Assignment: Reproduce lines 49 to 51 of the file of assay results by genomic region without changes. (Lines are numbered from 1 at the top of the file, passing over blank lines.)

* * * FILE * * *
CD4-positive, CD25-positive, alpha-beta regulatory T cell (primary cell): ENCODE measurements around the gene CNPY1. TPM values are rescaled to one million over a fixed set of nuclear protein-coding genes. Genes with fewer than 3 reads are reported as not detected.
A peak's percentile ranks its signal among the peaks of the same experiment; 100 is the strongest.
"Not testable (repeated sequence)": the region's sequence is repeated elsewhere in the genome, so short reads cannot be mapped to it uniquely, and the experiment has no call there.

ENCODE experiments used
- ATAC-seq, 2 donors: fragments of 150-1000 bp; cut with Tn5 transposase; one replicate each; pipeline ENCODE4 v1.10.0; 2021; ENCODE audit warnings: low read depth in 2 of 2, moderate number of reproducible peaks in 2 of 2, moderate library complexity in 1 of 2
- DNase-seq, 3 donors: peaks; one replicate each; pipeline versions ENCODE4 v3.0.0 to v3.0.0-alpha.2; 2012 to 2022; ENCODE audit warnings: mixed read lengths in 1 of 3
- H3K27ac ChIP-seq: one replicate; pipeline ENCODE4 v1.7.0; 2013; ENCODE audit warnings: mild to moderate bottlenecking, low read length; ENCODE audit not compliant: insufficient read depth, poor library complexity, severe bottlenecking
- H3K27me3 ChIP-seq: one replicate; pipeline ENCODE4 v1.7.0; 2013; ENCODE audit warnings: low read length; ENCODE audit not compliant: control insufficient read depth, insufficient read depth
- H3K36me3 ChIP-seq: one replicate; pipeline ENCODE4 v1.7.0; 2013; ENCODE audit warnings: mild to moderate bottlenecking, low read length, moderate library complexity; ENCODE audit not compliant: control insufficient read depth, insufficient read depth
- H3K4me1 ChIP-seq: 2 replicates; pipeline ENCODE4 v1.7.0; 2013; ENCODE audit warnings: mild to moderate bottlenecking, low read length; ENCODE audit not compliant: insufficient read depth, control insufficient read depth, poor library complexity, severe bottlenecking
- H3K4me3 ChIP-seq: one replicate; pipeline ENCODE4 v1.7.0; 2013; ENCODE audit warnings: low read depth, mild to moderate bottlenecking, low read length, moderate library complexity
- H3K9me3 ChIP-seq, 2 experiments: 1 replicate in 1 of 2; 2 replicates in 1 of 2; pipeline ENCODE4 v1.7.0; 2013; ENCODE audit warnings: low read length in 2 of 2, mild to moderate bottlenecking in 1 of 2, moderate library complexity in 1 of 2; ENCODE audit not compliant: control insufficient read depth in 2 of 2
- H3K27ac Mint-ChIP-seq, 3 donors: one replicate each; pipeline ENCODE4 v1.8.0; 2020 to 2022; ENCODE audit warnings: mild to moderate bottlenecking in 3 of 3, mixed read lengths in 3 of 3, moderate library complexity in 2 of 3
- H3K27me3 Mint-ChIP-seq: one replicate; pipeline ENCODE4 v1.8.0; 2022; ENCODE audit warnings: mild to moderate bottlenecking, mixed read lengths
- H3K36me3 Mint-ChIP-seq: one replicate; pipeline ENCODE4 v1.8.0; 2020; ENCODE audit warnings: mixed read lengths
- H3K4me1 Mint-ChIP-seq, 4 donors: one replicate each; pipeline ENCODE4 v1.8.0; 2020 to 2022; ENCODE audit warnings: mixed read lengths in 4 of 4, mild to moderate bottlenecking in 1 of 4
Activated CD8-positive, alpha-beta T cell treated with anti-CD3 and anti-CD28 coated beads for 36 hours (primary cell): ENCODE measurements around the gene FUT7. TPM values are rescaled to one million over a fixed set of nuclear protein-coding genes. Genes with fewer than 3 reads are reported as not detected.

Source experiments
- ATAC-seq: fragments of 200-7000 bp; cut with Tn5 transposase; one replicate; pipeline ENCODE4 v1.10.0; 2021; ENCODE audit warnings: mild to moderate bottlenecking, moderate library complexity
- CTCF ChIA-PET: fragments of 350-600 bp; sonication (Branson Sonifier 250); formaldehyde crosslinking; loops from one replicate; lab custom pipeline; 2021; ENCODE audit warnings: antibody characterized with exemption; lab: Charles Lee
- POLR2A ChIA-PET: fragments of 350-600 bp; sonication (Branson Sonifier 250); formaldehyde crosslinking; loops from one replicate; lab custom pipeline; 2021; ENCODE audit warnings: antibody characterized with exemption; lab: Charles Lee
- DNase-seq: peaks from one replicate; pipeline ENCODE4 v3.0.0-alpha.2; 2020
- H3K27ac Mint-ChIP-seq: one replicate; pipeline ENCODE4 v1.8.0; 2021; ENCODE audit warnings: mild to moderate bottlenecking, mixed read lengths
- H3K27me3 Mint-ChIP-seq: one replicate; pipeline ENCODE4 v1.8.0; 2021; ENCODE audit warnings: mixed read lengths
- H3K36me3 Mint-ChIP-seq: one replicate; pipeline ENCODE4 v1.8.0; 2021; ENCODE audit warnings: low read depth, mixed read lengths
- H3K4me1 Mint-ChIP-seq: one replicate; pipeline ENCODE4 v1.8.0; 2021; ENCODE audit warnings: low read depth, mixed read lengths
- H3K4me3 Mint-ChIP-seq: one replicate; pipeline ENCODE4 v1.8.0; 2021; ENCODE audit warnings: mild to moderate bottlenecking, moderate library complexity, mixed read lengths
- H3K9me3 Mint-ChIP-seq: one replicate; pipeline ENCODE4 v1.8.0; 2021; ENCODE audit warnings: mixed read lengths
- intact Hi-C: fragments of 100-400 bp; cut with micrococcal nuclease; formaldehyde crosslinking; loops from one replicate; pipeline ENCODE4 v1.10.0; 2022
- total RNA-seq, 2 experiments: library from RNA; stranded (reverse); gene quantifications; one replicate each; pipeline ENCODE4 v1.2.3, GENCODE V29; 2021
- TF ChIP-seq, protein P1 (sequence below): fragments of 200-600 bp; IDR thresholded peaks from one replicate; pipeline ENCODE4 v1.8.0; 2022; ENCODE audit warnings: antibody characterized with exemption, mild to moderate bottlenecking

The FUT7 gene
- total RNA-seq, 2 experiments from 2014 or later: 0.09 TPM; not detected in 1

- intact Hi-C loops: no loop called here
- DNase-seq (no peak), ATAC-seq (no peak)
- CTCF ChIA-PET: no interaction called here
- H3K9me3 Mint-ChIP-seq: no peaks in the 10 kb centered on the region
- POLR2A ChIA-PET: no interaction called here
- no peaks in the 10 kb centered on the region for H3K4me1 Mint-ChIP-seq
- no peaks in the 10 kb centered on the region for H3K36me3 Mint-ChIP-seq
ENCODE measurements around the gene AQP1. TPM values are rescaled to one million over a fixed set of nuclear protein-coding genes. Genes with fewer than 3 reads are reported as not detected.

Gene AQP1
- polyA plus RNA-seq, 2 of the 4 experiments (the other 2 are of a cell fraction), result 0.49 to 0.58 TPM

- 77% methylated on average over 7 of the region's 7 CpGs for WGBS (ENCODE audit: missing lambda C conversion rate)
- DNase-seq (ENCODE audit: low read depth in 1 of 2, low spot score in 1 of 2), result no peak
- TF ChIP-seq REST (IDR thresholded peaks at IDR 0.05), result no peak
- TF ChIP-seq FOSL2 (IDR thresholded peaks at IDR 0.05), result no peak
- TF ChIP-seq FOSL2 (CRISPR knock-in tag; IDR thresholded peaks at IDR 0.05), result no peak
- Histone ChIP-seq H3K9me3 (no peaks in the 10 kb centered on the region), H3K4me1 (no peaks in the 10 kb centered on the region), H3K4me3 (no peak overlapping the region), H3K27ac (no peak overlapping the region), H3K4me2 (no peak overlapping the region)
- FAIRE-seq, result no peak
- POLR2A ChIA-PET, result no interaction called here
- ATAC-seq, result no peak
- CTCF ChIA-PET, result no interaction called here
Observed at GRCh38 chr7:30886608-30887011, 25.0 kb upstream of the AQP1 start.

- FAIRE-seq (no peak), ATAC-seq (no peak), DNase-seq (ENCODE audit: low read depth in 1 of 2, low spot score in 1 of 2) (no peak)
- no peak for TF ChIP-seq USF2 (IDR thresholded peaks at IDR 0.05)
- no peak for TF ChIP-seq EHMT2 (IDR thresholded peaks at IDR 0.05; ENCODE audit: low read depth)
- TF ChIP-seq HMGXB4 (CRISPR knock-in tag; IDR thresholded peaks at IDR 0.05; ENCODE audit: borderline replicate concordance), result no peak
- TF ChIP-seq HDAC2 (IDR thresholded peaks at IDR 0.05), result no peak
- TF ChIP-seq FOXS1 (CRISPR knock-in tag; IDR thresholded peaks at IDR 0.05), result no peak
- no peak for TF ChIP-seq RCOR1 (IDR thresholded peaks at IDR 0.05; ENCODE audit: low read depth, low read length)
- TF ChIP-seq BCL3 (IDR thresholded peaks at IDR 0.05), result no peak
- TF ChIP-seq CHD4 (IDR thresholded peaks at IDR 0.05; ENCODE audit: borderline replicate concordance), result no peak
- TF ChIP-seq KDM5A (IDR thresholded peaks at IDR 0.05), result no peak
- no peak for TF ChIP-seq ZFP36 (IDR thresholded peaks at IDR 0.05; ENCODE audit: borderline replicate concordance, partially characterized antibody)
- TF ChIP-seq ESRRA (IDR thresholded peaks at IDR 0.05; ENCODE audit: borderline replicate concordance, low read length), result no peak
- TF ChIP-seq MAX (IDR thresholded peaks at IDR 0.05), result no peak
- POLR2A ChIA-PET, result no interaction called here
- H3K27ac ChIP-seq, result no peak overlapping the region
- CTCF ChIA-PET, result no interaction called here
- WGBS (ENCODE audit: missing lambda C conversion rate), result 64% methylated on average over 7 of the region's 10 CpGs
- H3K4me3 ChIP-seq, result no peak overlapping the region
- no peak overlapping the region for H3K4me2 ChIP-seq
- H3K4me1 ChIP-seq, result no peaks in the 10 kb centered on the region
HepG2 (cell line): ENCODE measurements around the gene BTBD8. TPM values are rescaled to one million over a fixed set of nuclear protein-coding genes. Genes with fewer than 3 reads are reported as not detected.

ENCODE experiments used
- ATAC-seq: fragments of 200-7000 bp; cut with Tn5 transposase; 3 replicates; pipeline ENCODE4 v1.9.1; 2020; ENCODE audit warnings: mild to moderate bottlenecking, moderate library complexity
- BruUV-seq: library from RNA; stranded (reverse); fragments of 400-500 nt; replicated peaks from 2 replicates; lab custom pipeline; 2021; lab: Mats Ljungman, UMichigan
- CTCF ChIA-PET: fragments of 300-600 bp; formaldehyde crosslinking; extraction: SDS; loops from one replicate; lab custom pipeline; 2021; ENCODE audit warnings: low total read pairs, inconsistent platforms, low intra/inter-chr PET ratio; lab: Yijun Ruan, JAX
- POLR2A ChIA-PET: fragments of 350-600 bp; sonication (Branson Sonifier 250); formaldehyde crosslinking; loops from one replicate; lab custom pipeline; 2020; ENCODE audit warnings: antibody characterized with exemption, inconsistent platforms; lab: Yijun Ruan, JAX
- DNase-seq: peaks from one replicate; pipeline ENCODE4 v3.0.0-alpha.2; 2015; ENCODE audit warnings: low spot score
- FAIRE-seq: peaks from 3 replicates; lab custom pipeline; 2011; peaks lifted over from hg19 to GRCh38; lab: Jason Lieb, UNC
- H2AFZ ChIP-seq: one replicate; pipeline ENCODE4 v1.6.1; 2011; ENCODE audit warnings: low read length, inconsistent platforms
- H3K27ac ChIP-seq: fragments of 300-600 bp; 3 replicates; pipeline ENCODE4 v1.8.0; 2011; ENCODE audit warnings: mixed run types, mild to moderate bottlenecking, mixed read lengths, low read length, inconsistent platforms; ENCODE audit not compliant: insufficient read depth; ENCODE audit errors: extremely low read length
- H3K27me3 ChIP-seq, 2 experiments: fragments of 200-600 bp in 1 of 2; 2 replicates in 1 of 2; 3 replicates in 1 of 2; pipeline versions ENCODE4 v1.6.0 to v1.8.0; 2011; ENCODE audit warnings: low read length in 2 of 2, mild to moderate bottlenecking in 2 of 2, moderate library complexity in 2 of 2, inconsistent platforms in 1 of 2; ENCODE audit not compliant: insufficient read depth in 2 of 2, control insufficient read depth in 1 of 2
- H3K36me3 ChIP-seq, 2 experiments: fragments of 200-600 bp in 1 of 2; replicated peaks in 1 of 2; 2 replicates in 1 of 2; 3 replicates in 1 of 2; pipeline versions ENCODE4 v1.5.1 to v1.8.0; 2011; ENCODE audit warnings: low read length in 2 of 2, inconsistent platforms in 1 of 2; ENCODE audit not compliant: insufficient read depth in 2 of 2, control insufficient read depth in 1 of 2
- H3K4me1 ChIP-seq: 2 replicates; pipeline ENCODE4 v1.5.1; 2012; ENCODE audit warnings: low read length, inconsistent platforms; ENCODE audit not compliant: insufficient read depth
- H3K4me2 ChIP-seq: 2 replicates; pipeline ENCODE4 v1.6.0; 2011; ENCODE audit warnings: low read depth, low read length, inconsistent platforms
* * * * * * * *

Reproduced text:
- Histone ChIP-seq H3K9me3 (no peaks in the 10 kb centered on the region), H3K4me1 (no peaks in the 10 kb centered on the region), H3K4me3 (no peak overlapping the region), H3K27ac (no peak overlapping the region), H3K4me2 (no peak overlapping the region)
- FAIRE-seq, result no peak
- POLR2A ChIA-PET, result no interaction called here